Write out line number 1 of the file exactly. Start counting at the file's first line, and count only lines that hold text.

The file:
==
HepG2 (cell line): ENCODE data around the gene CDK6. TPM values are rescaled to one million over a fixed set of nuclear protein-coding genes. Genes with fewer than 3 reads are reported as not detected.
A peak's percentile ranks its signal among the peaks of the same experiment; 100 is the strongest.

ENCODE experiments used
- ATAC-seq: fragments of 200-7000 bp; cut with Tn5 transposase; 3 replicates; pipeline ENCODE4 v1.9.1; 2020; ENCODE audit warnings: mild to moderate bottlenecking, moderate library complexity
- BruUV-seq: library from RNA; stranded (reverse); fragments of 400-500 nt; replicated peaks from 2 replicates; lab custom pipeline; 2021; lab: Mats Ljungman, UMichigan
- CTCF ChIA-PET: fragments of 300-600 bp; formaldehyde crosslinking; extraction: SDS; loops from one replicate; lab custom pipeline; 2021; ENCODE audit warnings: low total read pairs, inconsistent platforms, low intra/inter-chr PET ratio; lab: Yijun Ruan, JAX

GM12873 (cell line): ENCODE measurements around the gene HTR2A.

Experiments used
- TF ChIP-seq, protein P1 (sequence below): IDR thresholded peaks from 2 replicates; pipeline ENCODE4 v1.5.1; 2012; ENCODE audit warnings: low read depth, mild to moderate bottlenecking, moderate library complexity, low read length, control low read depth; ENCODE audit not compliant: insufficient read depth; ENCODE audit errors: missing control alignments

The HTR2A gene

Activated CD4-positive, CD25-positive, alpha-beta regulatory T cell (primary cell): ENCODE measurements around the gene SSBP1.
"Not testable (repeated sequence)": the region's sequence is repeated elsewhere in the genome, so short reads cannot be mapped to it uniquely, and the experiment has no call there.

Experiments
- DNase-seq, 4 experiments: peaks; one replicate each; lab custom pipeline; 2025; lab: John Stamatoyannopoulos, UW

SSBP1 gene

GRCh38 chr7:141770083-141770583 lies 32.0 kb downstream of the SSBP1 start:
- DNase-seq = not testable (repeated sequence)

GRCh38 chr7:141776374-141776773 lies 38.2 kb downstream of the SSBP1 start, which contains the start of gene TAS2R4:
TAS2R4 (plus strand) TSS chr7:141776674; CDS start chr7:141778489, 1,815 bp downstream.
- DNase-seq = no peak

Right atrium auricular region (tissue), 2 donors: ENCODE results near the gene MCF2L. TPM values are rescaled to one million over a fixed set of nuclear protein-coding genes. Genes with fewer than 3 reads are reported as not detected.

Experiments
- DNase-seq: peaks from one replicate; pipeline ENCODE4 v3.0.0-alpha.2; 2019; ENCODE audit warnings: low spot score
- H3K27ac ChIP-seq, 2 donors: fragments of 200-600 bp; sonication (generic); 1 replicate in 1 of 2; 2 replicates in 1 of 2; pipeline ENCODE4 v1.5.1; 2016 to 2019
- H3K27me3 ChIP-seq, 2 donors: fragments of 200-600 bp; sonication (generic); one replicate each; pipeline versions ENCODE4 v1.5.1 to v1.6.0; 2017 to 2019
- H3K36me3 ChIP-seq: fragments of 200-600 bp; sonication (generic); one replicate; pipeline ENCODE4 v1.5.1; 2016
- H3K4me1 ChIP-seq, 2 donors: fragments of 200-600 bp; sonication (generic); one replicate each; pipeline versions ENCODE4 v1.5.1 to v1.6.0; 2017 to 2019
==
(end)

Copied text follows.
HepG2 (cell line): ENCODE data around the gene CDK6. TPM values are rescaled to one million over a fixed set of nuclear protein-coding genes. Genes with fewer than 3 reads are reported as not detected.